He never raised the subject again.

There was also the inmate who believed - mistakenly - in a more direct form of satanic action.

One of the funnier incidents happened in another prison, several years ago. It involved a self-proclaimed Satanist and ‘warlock’. He tried to wheedle me into arranging a number of special privileges for him. I refused, of course — there were no circumstances under which I could justify them. He wouldn’t take no for an answer, and tried threats. Those didn’t work either. (When you’ve been threatened by experts, you get used to it very quickly — and he was no expert!) Frustrated, he finally promised he was going to see to it that I was ‘sorted out’. I took this to mean that he would arrange for some inmates to assault me when I was on the compound. I discussed it with the authorities, who tightened up surveillance, and we waited.

It didn’t take long for word to reach us through informers. He’d bragged to others on the compound that he’d cast a ‘death spell’ upon me. He confidently prophesied that I’d be dead within thirty days. I grinned, and carried on as normal. As time passed, his predictions grew louder (and more desperate) as I continued to portray the picture of good health whenever I came to the prison. (I took care to walk around openly, to demonstrate the fact.) As the deadline approached he became frantic, and tried to bribe a prison gang to attack me. Unfortunately for him, gang leaders knew all too well that visiting Chaplains such as myself were their lifeline in the event of family problems. Some of them had needed such assistance in the past. They passed the word that any attack on any Chaplain, visitor or otherwise, would meet with their vigorous and extreme displeasure. The inmates got the message loud and clear. The attempt fizzled, the deadline passed, and I was still alive.

This curse-casting cretin now had problems of his own. Not only had his credibility been shattered by my selfish refusal to fall down dead, but certain over-credulous inmates had taken his boasting seriously. They had paid him considerable sums to cast ‘death spells’ on other convicts and staff whom they regarded as enemies. Since his curse against me hadn’t worked, they were now wondering whether their investment had been well-advised. Sure enough, the deadline for those deaths also passed without so much as a head cold among his intended victims. He ended up requesting protective custody in the Hole, and was eventually transferred to another institution. There were too many angry inmates wanting their money back for him to dare show his face on the compound ever again.

(I hope the Lord will forgive my less-than-pastoral pleasure at his predicament…)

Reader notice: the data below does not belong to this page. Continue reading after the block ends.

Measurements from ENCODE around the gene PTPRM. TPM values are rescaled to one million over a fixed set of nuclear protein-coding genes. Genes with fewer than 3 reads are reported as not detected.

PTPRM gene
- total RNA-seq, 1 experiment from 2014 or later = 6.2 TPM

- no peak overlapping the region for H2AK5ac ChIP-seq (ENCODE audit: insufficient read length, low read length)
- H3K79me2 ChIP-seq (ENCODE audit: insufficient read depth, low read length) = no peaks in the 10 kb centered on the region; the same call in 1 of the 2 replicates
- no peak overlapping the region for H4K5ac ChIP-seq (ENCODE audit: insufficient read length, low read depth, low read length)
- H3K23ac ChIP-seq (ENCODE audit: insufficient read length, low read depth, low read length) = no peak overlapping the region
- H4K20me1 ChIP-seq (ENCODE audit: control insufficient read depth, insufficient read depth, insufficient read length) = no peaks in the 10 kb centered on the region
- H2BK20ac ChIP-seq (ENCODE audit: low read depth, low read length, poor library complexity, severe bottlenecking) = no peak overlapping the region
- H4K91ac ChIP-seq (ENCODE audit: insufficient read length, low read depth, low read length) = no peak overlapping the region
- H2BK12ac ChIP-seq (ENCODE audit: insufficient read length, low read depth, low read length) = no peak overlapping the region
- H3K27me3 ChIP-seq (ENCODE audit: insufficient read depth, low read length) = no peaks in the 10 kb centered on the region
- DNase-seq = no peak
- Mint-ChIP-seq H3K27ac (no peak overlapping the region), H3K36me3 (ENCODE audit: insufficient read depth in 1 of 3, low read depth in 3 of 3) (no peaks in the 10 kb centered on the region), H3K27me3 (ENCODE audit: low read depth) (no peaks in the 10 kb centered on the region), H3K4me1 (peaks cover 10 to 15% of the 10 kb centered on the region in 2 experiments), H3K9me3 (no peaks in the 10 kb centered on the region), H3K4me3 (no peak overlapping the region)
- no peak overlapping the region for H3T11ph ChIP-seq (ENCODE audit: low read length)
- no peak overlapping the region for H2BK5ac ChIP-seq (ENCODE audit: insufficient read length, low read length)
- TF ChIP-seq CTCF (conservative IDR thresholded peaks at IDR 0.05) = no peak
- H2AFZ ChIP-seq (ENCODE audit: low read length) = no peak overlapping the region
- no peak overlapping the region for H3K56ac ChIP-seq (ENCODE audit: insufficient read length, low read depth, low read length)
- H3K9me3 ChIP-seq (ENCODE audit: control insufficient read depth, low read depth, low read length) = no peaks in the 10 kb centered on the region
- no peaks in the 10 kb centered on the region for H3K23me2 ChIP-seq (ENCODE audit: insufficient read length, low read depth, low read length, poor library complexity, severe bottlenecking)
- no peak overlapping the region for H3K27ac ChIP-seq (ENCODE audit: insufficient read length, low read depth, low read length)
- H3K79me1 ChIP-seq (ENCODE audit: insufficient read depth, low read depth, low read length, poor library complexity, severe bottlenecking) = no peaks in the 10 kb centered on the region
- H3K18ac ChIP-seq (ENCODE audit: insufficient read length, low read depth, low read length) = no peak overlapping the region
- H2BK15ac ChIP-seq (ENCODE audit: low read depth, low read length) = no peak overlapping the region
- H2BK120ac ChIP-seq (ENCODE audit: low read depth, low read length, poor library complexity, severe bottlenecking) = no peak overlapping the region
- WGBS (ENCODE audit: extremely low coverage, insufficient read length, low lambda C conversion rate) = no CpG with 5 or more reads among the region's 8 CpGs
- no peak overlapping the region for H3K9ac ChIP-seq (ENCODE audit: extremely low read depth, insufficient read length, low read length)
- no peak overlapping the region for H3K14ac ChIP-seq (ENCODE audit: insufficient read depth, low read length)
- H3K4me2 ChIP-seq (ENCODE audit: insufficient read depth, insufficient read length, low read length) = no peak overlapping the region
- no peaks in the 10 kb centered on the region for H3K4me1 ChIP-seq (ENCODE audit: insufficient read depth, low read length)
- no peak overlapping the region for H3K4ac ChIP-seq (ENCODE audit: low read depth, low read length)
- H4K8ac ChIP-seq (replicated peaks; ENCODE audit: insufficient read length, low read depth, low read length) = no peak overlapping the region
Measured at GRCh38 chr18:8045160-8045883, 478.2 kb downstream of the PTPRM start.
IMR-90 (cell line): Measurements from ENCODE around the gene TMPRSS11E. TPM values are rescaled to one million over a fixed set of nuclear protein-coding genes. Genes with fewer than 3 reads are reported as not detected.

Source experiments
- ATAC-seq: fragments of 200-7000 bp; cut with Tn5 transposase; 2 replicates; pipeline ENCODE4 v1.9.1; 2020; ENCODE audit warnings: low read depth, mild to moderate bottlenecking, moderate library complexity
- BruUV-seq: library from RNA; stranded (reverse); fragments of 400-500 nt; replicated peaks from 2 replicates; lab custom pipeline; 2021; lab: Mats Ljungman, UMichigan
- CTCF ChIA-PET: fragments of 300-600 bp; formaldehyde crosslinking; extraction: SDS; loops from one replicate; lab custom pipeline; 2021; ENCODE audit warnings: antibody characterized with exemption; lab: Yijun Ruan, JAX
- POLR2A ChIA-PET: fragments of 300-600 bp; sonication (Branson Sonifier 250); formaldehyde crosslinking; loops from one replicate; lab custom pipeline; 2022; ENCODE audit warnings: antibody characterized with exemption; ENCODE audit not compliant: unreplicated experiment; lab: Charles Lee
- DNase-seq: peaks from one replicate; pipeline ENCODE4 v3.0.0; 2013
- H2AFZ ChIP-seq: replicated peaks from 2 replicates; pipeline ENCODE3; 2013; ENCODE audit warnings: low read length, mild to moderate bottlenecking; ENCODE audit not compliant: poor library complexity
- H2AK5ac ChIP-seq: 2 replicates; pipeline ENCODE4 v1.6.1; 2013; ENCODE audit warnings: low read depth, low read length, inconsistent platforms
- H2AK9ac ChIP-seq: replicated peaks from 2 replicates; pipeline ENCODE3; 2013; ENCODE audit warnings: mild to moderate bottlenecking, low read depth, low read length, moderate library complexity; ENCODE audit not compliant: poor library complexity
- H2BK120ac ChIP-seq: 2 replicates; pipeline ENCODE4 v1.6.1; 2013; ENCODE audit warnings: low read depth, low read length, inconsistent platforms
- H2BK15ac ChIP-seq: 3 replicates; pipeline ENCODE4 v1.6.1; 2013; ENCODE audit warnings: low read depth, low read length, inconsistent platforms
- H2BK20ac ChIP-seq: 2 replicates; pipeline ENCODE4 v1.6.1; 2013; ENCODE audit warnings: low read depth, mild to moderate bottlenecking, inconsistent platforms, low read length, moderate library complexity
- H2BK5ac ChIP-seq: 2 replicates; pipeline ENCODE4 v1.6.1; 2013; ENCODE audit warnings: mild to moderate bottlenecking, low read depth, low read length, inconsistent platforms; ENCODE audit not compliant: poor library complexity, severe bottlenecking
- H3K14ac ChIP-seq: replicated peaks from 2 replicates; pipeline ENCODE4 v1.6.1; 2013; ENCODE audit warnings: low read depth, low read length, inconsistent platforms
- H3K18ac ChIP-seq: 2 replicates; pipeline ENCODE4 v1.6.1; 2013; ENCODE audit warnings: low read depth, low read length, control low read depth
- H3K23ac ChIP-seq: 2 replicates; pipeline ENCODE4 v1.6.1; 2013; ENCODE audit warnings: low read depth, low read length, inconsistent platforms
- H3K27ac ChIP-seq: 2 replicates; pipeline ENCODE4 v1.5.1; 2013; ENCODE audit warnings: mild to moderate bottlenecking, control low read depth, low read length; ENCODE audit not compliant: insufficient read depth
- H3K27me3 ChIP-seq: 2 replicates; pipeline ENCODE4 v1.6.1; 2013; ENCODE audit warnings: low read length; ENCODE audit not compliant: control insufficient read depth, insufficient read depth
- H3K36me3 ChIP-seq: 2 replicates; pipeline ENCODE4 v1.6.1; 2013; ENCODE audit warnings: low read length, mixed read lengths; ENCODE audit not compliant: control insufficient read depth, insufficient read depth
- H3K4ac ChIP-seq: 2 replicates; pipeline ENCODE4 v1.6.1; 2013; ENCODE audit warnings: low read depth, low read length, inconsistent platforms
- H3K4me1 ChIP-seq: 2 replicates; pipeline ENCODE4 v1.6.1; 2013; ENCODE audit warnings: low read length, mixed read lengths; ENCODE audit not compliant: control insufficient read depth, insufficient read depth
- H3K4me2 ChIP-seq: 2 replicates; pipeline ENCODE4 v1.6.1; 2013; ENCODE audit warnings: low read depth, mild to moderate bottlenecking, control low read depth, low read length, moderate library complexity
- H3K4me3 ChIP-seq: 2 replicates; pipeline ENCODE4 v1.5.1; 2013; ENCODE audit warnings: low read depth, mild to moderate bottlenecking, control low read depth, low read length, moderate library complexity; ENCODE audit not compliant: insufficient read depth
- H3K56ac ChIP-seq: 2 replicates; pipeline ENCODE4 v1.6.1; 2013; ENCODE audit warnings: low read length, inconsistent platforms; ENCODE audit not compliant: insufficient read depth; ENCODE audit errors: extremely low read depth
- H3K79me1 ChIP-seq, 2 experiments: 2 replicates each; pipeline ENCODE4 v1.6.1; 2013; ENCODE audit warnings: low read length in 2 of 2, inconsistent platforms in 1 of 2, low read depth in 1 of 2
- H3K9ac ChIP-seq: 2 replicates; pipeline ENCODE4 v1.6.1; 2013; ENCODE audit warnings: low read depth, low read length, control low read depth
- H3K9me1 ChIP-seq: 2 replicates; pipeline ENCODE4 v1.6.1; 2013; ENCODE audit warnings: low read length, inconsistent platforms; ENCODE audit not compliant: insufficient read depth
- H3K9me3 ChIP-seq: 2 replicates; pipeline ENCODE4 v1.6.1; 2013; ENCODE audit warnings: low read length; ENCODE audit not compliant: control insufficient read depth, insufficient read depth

I guess I'll regard the Satanic Temple's propaganda efforts in Iowa with similar contempt.  As for their protestations that they have nothing to do with the "real" Satan . . . if someone tells you what he is and what he believes, particularly by naming himself and his organization accordingly, I advise that you believe him, and act on that belief.  Congratulations for doing so, Mr. Cassidy, and on behalf of all Christians and right-thinking people, thank you very much.



Jerry said...

It's all fun and games until the Satanic Temple decides they need to sacrifice politicians and bureaucrats to Satan. This is a real danger as everyone's life would improve and the Temple of Satan could claim credit.

Plague Monk said...

Many years ago, I was asked to train another employee on the 3D modeling software the client used, Unigraphics. The young man was an avowed Satanist(not an atheist mimicking the devil worshippers), and at the time, I still believed in God, after having been an atheist for many years.

I spent the time needed to bring him up to speed, which surprised him. He was even more surprised when I told another co-worker that during my earlier atheist phase, I had been denied training for a promotion because of my atheism, and wanted to do the right thing by this kid. He thanked me after the training ended, and I moved on to another contract soon after.

Now that I'm back to being an atheist, I don't know whether I would consent to training a believer; I've seen very few of them since getting back to the design field in 2007. At most of the places I've worked since then, having a bible on your desk, or Christian bumper stickers on your car will get you fired or at least a complaint to your contract house.

Anonymous said...

I agree with what he did - I disagree with the punishment.
Courts have said we have the freedom to protest by destroying items such as flags, and some have allowed much, much more.
If any group has a right to put up their items to make a statement, why doesn't he have the right to take them down to make a statement?

Ritchie said...

It might have been appropriate to cleanse the display with fire as symbolic free speech.

Anonymous said...

Legal rules that favor one religion's media dominance over another is 'establishment of religion'. It is not the moral high ground.

Beans said...

Ha. Satanic Atheist? Nope, that's Satanism. Denial of God and idolization of a satanic image is the very definition of satan worship.

Good on the man.

If only more of us would act the same.

Night driver said...

Ah, for the record, gov. Kim Reynolds is a Lady.

Night Driver.

Night driver said...

Have you chatted with Fred, Sometimes known as Lee Lapin and one or two other names. From The High Road I believe.

Feel free to moderate this out of existence.

Fred MIGHT be able to use a chat with his fav Sky Pilot...

Term used as an endearment and not pejoratively.

Chuck Rienzo

(Unable to find another contact method As I said, feel free to moderate this comment to the bit bucket)

David Davies said...

I’m with him. And whoever it was who threw the idol Pachamama into the Tiber.